My kids don’t believe me but there was an era when people dressed up to travel.  When I was young I wore a suit and tie on airplanes, as spiffy as a Sunday morning in church (although church attire has changed too, sigh…).  Instead of a palm-sized bag of peanuts in Economy, you still got something of a meal.  Flying was, back then, a classy step above other forms of travel.

Just because I can – and knowing American’s about to crash the party (poor choice of words) – I decided to book a first-class ticket to London for Thanksgiving.  Get me to jolly ol’ England the day before (so I can overcome jet lag before the big meal) and have me back in my own bed by Sunday night.  I know, I know, it’s practically Halloween already but guess what?  There are still plenty of first-class seats for my un-American Thanksgiving. They’re just a little – ahem – pricey.

My least expensive option on AA is $6,054, which includes two stops, choice of seat (but isn’t every first-class seat equally wonderful?), free baggage, and a full refund if I have second thoughts (which I will).  My most expensive option is $12,966, with identical terms as the first option except this ticket is nonrefundable.  Huh?  Whatever.  Even the least expensive option is more than my annual grocery bill.  Let’s not book this trip after all.  Let’s have turkey at home instead.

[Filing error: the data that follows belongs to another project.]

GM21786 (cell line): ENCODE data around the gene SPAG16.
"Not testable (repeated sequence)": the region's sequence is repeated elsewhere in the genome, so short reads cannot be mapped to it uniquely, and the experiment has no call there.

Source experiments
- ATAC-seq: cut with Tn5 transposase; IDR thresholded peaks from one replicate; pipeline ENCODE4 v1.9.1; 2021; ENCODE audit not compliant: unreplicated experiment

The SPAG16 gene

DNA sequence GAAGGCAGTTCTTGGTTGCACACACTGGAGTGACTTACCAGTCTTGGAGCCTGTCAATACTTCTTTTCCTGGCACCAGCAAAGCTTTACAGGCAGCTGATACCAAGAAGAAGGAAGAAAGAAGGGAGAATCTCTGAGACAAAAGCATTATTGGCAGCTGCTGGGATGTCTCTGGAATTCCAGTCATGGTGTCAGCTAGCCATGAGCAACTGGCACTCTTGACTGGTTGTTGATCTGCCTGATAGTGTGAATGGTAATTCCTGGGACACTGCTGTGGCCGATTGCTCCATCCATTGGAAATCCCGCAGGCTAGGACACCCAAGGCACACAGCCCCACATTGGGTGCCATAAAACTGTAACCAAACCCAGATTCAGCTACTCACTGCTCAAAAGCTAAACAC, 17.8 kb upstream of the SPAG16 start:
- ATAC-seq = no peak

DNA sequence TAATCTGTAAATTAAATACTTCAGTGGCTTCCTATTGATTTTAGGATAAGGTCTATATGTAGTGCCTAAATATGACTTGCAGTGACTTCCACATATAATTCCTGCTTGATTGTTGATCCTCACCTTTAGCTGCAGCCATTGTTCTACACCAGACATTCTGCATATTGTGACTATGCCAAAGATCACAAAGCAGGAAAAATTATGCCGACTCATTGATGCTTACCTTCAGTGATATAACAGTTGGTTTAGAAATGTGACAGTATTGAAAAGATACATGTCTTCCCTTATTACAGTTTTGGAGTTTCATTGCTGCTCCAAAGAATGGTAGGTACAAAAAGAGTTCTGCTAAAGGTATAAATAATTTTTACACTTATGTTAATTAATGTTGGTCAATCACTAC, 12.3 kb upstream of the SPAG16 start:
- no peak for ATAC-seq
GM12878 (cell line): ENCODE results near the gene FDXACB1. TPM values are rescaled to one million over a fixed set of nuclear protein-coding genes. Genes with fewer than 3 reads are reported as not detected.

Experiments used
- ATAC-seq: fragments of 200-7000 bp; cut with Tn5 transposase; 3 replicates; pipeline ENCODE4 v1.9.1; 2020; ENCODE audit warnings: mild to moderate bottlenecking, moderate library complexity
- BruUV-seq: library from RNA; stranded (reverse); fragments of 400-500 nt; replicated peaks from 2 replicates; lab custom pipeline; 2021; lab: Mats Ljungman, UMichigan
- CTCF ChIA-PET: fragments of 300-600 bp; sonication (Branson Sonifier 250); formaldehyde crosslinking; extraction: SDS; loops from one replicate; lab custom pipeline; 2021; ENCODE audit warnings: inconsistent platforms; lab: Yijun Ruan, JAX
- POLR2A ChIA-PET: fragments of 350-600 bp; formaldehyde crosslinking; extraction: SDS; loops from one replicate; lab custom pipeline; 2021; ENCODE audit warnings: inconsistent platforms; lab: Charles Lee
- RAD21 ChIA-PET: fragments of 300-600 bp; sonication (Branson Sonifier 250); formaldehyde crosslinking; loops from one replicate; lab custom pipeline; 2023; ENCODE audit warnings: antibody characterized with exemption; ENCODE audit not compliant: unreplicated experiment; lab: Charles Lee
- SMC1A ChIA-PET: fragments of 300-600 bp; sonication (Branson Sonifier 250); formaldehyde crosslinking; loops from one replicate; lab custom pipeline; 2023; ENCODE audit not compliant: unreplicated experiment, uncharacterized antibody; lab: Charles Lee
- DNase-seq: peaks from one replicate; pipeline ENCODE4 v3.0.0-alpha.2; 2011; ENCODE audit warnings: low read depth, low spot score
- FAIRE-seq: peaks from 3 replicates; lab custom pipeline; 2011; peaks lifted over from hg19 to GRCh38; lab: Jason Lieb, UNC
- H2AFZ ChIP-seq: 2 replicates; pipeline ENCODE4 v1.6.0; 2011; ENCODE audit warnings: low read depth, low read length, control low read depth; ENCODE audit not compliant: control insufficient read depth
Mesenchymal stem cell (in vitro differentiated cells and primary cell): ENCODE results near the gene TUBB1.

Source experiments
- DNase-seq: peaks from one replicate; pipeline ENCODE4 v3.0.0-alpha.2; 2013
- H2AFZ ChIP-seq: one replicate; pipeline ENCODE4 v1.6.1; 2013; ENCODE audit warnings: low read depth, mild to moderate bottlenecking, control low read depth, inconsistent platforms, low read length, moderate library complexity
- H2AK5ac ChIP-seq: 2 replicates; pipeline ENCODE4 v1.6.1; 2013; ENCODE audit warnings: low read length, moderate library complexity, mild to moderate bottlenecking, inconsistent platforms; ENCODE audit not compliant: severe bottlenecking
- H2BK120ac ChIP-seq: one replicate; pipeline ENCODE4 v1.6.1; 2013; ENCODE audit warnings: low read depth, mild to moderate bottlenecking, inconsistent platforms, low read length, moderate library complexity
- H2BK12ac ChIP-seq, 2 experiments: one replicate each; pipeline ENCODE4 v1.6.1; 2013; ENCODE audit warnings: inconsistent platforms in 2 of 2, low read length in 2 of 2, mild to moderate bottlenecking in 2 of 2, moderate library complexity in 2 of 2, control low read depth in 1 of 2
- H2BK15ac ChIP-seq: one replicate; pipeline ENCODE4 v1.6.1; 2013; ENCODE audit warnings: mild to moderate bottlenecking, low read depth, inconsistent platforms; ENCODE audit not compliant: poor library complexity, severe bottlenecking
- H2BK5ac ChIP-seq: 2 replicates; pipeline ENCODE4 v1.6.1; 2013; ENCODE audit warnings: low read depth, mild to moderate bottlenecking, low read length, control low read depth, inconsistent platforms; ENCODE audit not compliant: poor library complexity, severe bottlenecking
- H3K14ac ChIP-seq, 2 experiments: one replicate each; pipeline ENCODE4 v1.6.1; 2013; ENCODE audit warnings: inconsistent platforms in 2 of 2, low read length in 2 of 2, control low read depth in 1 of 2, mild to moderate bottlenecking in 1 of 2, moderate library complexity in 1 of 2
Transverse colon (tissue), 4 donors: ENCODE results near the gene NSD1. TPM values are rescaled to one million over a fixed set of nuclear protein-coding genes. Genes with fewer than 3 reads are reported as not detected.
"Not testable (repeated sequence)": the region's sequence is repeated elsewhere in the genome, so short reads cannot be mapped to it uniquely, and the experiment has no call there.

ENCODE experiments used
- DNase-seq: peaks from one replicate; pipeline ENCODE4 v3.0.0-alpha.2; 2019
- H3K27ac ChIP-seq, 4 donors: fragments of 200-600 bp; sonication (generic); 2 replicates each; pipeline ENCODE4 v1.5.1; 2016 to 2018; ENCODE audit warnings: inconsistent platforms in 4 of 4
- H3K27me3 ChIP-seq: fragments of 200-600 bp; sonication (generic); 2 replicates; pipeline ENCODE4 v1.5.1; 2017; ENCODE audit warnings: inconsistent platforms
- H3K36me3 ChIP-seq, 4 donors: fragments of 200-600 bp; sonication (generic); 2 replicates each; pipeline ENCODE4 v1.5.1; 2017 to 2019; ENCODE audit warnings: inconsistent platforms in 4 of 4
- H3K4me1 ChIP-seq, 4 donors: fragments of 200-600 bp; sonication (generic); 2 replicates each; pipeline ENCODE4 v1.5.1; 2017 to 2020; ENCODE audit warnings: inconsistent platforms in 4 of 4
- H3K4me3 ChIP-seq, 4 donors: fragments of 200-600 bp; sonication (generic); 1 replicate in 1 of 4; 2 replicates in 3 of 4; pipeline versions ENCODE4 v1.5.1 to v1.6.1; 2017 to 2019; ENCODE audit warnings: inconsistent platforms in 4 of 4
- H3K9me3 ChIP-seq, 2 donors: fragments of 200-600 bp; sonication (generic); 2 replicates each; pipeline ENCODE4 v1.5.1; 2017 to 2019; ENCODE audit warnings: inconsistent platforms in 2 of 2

You can see where this is headed.  Next thing you know AA will get rid of First Class on all of its flights.  Then passengers will lose interest in Business Class so that’ll have to go too.  Premium Economy will be the last to fold, until all we’re left with is a planeful of Cattle Economy, every row and every seat.  But given the attire and attitudes of passengers these days, isn’t Economy a perfectly-fitting shoe?  As a friend described it, air travel these days is effectively a Greyhound bus with a couple of wings.